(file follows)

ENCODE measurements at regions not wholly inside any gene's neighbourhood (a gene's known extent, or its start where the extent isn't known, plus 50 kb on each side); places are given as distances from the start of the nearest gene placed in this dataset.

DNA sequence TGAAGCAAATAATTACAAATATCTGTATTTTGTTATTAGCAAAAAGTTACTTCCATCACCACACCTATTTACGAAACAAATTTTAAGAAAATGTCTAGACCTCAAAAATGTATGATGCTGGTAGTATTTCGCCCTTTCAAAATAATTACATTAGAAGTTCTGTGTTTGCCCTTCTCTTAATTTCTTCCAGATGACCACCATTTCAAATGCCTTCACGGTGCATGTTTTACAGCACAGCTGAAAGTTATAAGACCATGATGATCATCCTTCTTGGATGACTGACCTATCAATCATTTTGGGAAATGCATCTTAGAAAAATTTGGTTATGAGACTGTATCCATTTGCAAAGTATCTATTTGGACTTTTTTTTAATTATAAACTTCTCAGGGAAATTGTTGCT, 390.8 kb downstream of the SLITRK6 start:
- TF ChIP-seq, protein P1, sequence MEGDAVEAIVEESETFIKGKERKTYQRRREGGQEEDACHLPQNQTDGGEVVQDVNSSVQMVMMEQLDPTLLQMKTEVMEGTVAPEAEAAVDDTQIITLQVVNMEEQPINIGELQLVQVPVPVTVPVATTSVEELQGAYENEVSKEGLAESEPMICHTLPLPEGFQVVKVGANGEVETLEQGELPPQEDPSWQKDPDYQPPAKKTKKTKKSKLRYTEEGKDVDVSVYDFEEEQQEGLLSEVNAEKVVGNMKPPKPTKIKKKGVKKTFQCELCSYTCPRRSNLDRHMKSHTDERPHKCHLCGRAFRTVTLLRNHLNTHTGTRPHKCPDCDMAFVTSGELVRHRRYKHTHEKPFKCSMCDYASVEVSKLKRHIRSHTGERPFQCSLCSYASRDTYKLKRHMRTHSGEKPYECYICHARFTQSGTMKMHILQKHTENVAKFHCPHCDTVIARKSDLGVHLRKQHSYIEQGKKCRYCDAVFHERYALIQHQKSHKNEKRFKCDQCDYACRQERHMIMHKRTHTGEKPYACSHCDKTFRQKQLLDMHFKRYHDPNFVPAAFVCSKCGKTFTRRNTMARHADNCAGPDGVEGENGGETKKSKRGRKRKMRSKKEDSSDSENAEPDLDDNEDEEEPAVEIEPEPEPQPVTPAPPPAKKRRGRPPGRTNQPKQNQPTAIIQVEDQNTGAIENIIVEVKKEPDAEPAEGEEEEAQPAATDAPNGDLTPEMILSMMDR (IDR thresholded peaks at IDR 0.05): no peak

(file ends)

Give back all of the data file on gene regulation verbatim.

ENCODE measurements at regions not wholly inside any gene's neighbourhood (a gene's known extent, or its start where the extent isn't known, plus 50 kb on each side); places are given as distances from the start of the nearest gene placed in this dataset.

DNA sequence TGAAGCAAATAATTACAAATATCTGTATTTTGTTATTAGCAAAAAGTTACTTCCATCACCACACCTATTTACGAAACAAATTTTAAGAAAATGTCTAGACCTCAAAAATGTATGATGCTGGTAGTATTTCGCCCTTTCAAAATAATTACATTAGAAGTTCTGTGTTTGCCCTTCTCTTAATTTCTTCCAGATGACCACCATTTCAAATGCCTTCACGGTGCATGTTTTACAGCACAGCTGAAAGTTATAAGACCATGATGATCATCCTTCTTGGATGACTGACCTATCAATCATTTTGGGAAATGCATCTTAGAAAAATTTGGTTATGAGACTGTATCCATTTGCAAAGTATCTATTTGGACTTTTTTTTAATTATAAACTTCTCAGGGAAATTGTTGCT, 390.8 kb downstream of the SLITRK6 start:
- TF ChIP-seq, protein P1, sequence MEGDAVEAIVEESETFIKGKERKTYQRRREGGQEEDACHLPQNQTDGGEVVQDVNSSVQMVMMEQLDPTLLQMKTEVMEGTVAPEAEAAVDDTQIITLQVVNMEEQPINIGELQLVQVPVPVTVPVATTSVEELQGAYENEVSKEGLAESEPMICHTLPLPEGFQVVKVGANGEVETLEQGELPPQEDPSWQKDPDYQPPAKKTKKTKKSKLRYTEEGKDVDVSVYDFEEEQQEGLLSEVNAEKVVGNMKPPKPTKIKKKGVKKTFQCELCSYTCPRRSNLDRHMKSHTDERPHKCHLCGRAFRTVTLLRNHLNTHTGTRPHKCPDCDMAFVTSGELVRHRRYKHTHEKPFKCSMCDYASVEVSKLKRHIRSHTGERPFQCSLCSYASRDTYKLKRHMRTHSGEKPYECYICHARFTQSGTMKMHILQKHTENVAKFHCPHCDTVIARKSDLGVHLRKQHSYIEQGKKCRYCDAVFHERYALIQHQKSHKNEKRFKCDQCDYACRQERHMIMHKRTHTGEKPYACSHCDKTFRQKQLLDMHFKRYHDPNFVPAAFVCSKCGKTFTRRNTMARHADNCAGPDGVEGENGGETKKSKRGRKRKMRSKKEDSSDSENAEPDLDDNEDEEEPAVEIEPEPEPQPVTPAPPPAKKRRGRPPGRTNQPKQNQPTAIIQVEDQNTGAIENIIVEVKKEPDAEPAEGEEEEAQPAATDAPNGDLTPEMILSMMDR (IDR thresholded peaks at IDR 0.05): no peak